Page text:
Jellyfish are one of the earliest example of animal that actively regulate swimming, but the mechanisms governing the locomotion are still a matter of research. Jellyfish obtain locomotion by activating the subumbrellar muscle layer. Sensory inputs trigger the contraction of the bell and the fluid-structure interaction effects driving locomotion. These have been extensively studied, whereas a representation of the full neuro-mechanical locomotion chain, with focus on the actuation-locomotion dynamics, has not been proposed yet. A model of such a complex multi-physical phenomenon would be informative for several purposes, ranging from the comprehension of behavioral aspects to the design of soft actuators and bio-inspired devices. In this regard, we propose a computational framework to address the coupled electrophysiological, elastic, and fluid aspects of the locomotion of the Scyphozoan group. This relies on the sequential coupling of segregated solvers, such that each sub-problem can be addressed with the most computationally effective technique. The spatial discretization is addressed by isogeometric analysis for the electrophysiological and elastic sub-problems, and by finite differences for the fluid sub-problem. The active strain approach allows to distribute the active contraction of radial and coronal muscle fibers following the biological architecture. The inherent multi-scale nature of the model is addressed by means of a nested grid approach and multiple time-advancement lines. In view of a reasonable computational effort, we enforce the hypothesis of axial symmetry limiting the number of degrees of freedom used in the simulations. The effectiveness of the scheme employed for each sub-problem is verified against different test-cases of engineering and biologic inspiration. Finally, we carry out an extensive comparison between the simulation output and the in-vivo measurements on a 3-cm specimen of Aurelia Aurita.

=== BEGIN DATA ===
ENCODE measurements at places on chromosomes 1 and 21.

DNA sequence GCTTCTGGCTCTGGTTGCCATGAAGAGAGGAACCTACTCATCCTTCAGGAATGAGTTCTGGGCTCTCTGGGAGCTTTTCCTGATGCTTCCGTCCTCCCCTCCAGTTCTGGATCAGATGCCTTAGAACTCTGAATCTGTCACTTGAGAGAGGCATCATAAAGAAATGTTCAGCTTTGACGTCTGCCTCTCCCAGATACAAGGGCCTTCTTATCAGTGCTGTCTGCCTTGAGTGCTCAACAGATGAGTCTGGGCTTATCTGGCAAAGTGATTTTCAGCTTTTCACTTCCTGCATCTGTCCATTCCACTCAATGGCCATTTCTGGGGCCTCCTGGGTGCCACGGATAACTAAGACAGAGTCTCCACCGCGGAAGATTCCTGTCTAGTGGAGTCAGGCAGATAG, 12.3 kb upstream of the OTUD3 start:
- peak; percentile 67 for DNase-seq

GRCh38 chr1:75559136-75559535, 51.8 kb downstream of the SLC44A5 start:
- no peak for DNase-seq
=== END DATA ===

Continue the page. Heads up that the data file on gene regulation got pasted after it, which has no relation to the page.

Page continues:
A multiphysics model for fluid-structure-electrophysiology interaction in rowing propulsion

Torre M.;Reali A.;
2023-01-01

Abstract

Jellyfish are one of the earliest example of animal that actively regulate swimming, but the mechanisms governing the locomotion are still a matter of research. Jellyfish obtain locomotion by activating the subumbrellar muscle layer. Sensory inputs trigger the contraction of the bell and the fluid-structure interaction effects driving locomotion. These have been extensively studied, whereas a representation of the full neuro-mechanical locomotion chain, with focus on the actuation-locomotion dynamics, has not been proposed yet. A model of such a complex multi-physical phenomenon would be informative for several purposes, ranging from the comprehension of behavioral aspects to the design of soft actuators and bio-inspired devices. In this regard, we propose a computational framework to address the coupled electrophysiological, elastic, and fluid aspects of the locomotion of the Scyphozoan group. This relies on the sequential coupling of segregated solvers, such that each sub-problem can be addressed with the most computationally effective technique. The spatial discretization is addressed by isogeometric analysis for the electrophysiological and elastic sub-problems, and by finite differences for the fluid sub-problem. The active strain approach allows to distribute the active contraction of radial and coronal muscle fibers following the biological architecture. The inherent multi-scale nature of the model is addressed by means of a nested grid approach and multiple time-advancement lines. In view of a reasonable computational effort, we enforce the hypothesis of axial symmetry limiting the number of degrees of freedom used in the simulations. The effectiveness of the scheme employed for each sub-problem is verified against different test-cases of engineering and biologic inspiration. Finally, we carry out an extensive comparison between the simulation output and the in-vivo measurements on a 3-cm specimen of Aurelia Aurita.
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Utilizza questo identificativo per citare o creare un link a questo documento: https://hdl.handle.net/11571/1487906
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